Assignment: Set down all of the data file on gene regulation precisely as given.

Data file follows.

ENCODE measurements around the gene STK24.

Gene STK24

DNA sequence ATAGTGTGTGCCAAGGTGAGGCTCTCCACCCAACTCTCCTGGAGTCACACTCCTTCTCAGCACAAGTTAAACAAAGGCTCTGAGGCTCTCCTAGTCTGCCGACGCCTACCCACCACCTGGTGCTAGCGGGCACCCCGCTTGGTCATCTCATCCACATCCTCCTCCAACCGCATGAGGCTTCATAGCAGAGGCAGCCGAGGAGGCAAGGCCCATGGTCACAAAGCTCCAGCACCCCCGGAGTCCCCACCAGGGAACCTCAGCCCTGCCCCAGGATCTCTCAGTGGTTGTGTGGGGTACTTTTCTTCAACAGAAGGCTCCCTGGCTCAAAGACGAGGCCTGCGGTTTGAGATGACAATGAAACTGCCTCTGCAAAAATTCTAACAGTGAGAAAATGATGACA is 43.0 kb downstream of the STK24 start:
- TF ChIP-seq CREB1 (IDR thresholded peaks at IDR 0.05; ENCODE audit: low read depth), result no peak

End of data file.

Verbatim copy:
ENCODE measurements around the gene STK24.

Gene STK24

DNA sequence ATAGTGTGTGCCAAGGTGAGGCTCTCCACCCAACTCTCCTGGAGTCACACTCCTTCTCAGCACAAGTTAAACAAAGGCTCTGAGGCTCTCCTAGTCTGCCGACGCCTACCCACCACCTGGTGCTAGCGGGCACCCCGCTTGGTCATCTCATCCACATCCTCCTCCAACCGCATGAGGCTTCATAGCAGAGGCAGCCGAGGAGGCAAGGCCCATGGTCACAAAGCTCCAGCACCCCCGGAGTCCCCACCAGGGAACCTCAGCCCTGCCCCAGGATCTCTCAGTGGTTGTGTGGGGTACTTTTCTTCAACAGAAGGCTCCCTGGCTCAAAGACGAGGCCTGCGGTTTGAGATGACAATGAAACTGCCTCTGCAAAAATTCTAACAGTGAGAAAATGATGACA is 43.0 kb downstream of the STK24 start:
- TF ChIP-seq CREB1 (IDR thresholded peaks at IDR 0.05; ENCODE audit: low read depth), result no peak